• Gus Butts

      And with a gigantic muzzle brake, you don’t need as big of a recoil mechanism in the first place, saving weight, wear and maintenance… A muzzle brake on a gun has countless advantages.

      • iksnilol

        I’d just like bore evacuators on semi auto rifles.

        • PK

          I seem to recall exactly that being patented (well, they tried, anyway!) recently.

          • iksnilol

            Neat’o daddy’o 😀

            I’m just thinking it’d be hella useful for suppressed rifles (no more gas blowback to the face.

          • PK

            Here we go… Gemtech did it with the Integra, an integrally silenced 5.56x45mm or .300BLK AR-15. Apparently the evacuator works as hoped, and there’s no excess gas coming out of the action all over… meaning it’s cleaner inside the action, quieter, and should be a lot nicer to shoot.

          • iksnilol

            Explains why it’s a complete upper.

            Glad to see it works. It looks cool.

    • PK

      …that’s it? I thought it was substantially closer to the theoretical maximum of ~80% reduction in total recoil impulse.

  • Paul Rain

    I like this new review of clickbait article format.

  • Major Tom

    First pic: How many Marines does it take to inspect the bore of one howitzer? An entire squad and it takes all day to do it.

    • Ron

      Since the M777 is towed by its muzzle brake; instead of manning trails when you lay it for direction you get several crew members on the front of end of the gun. They tip it slightly forward at the balance point of the wheels and traverse it left or right to align it on the azimuth of fire.

  • Tom

    Bill Stein has a more interesting voice than this guy

    • B-Sabre

      Bueller….Bueller….

    • DangerousClown

      I didn’t know Ben had a brother.

      • Nunya Bidniz

        He doesn’t; this guy is Ben’s AI-borg-clone…

  • B-Sabre

    I’m more interested in a discussion about the much-mentioned muzzle break….

  • yvette99

    >I was hoping for a more detailed perspective from an engineering site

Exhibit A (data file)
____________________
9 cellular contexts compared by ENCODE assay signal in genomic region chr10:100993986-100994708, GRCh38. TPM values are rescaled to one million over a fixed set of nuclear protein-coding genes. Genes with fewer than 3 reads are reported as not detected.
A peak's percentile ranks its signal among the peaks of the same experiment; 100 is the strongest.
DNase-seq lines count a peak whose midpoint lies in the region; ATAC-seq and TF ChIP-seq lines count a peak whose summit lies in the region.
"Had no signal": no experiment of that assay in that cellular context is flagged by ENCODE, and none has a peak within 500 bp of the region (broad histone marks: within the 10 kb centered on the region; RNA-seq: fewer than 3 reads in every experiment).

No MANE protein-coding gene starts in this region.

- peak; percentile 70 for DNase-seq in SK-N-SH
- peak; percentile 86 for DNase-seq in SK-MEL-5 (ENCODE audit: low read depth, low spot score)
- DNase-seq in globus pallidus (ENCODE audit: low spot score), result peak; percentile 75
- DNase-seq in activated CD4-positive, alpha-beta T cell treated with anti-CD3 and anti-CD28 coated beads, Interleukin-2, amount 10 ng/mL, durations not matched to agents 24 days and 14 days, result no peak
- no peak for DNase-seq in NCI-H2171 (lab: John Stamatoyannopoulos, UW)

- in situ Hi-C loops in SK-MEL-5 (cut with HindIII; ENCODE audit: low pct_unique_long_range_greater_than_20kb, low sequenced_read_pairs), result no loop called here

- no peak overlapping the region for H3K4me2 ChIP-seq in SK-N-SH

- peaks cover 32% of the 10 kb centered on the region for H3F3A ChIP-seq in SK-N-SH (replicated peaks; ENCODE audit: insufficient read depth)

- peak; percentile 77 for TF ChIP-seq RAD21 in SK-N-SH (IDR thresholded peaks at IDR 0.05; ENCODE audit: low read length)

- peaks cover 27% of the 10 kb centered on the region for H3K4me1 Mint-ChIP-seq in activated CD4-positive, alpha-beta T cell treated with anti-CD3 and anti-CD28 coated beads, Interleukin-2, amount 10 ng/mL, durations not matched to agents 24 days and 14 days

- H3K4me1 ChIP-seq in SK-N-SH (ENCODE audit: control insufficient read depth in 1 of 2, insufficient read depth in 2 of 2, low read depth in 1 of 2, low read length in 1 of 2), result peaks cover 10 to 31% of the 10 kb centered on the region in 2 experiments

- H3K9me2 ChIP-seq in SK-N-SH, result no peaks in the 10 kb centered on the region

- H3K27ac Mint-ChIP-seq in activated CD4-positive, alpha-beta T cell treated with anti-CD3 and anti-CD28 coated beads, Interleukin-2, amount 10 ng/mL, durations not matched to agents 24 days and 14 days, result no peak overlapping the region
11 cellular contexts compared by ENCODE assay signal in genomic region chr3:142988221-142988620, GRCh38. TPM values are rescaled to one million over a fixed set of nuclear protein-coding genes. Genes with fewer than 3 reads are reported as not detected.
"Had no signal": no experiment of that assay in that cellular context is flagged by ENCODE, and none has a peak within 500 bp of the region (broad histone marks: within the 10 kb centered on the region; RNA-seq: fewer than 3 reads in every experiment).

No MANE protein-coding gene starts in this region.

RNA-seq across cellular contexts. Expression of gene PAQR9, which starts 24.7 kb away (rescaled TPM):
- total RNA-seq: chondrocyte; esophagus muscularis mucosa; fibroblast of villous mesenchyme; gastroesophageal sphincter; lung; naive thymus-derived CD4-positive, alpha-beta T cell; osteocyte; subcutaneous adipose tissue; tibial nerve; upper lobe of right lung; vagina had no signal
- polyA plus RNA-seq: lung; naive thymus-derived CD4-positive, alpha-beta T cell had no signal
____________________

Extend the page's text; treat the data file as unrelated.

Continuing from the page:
A simple search on DTIC for “muzzle brake” brought up 353 results.

  • Brett baker

    I SAID, AUDIOLOGISTS LOVE’EM!

    • Stuki Moi

      Once you’re into Howitzer territory, it’s income support for audiologists regardless…..

      And lot’s less so than that other way of reducing recoil: recoil free rifles. Now those, are obnoxious….

  • For a web site that is called “interesting engineering”, it has has stunningly little actual useful information. It should be called “common knowledge for morons”. I guess for a web site that has the words “Elon Musk” as its every fifth word you can’t expect much. Just another click bait, uninformative web site, congrats TFB for falling into their trap and dragging the rest of us with you. We have had more scientific discussion in the comment section of TFB that any article located on that site.

  • Pseudo

    Hardly an academic treatment of the subject…

  • Trey

    Mostly pop / enviro sci page.

    as far as lindy beige after his mg42 spandau rant and subsequent attack on “fanboys” his views became some what meaningless to me.

    • Nunya Bidniz

      Yeah, he’s fun to watch, but anything outside his milieu of medieval weaponry you have to take w/ a tablespoon of salt… The conclusions he drew at the end of the crossover episode he did w/ BotR [Bloke on the Range, another Brit who moved to Switzerland so he can still own firearms] were downright laughable!

      • Trey

        LB has a lot of issues even in his “area of expertise” i.e. Calvary was a stupid idea and Fire arrows. He strikes me a role player that thinks that reality should conform to a rule set, not the other way around

  • Alex A.

    What the heck is that thing?!

    • Friend

      A howitzer suppressor, or a testament to German manliness, depending on who you ask.

    • Some Guy

      Due to Germany being relativly densly populated there are always people living close to army testing grounds and to avoid law suits over noise levels they just build a supressor for a 155mm gun.

  • Mike

    When do the suppressor arrive for the howitzers?

  • cwolf

    Homebrew testing

    thetruthaboutgunsDOTcom/2014/11/jeremy-s/556-muzzle-device-shootout/

    precisionrifleblogDOTcom/2015/08/21/muzzle-brake-summary-of-field-test-results/